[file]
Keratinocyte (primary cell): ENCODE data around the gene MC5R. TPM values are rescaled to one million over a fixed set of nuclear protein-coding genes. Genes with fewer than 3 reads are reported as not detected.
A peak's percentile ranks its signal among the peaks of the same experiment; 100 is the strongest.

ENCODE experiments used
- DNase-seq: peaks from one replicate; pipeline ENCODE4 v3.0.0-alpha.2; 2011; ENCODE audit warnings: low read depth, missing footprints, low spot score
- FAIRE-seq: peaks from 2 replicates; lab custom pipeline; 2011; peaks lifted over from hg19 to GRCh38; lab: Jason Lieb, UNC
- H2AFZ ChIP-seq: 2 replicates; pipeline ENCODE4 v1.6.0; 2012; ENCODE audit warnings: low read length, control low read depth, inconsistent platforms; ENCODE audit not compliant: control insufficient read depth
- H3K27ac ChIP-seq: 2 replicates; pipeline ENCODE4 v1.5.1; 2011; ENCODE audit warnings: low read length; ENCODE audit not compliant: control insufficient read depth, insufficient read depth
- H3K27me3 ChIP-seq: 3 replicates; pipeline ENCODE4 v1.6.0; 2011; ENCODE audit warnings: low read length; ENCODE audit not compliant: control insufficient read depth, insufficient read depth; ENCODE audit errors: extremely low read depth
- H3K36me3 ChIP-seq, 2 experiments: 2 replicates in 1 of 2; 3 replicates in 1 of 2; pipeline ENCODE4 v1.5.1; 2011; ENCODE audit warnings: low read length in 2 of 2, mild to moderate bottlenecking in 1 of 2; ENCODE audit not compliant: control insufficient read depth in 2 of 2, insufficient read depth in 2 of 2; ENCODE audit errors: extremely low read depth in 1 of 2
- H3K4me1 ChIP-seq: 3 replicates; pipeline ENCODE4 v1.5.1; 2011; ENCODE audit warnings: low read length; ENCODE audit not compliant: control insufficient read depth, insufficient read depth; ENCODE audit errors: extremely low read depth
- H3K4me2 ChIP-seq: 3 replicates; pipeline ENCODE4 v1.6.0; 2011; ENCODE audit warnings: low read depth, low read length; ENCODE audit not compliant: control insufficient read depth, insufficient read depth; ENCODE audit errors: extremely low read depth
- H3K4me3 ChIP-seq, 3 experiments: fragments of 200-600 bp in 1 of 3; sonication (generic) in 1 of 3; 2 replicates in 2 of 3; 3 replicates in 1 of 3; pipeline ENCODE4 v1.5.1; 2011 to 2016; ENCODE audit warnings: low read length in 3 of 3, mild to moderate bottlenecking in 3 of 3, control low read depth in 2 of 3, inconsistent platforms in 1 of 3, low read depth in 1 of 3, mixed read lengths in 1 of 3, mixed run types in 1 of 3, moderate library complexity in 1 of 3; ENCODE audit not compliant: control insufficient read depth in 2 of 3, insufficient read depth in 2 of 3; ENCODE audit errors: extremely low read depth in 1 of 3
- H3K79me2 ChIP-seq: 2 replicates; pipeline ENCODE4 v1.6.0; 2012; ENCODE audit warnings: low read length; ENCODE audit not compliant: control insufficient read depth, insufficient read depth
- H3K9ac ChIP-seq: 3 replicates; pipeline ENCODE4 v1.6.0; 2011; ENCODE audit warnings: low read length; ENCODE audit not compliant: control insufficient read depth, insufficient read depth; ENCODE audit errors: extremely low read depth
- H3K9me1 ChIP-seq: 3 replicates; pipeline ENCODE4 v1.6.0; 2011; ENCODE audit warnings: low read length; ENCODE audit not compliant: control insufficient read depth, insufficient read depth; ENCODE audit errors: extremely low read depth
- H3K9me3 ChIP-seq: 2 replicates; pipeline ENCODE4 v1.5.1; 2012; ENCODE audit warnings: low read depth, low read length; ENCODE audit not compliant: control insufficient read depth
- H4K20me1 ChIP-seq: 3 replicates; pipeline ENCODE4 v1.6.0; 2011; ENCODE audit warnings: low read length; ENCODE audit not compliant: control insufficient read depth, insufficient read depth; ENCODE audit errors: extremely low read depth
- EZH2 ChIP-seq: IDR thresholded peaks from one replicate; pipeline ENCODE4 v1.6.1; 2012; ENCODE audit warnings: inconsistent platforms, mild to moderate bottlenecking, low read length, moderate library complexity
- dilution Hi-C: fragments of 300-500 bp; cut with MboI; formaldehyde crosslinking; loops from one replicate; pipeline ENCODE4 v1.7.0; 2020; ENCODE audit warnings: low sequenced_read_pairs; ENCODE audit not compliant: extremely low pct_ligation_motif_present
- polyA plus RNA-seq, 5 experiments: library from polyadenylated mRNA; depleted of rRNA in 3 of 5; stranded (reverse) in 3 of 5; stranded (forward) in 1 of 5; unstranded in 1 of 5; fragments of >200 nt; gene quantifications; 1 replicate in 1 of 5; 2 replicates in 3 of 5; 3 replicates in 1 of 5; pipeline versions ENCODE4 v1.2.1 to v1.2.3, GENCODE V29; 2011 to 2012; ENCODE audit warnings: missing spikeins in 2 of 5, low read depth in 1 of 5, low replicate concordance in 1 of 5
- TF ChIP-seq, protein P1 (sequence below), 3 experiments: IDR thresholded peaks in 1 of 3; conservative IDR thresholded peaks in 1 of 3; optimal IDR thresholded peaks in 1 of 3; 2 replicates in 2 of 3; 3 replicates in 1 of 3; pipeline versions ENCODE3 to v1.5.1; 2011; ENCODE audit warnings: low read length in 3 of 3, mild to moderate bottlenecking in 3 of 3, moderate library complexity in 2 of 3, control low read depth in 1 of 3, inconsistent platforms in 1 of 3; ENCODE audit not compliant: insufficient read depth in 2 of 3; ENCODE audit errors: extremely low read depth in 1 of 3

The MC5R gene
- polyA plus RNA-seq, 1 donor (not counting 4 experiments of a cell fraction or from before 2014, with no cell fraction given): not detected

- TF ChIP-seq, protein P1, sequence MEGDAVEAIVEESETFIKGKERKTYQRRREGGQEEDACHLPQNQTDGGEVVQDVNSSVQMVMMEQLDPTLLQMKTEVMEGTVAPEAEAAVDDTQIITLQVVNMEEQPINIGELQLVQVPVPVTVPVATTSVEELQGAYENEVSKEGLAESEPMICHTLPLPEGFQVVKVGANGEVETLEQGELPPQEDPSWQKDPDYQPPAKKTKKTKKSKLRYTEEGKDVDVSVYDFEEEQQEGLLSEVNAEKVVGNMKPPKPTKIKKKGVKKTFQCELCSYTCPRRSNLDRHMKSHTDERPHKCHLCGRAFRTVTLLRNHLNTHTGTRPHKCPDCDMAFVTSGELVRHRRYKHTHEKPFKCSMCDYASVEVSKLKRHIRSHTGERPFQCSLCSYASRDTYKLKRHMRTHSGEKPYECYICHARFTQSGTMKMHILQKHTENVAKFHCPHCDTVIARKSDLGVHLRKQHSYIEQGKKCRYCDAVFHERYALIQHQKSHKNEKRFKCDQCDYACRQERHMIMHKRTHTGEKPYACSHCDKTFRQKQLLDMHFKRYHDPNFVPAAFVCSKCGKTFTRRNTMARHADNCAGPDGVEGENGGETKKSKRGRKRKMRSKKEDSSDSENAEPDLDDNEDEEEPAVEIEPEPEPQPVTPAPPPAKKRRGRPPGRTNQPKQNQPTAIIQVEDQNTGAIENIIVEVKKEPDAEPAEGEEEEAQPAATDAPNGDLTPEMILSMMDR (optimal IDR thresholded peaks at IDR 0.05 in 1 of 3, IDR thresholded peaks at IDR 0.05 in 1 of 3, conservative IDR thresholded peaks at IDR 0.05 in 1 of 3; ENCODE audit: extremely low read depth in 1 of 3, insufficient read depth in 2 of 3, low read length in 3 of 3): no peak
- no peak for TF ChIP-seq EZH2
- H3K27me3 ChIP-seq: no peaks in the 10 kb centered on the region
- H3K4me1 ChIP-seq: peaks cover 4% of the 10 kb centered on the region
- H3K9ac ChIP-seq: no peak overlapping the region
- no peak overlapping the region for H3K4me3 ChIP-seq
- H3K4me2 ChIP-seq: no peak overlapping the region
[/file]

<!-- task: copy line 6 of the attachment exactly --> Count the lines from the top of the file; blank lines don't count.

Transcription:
- H2AFZ ChIP-seq: 2 replicates; pipeline ENCODE4 v1.6.0; 2012; ENCODE audit warnings: low read length, control low read depth, inconsistent platforms; ENCODE audit not compliant: control insufficient read depth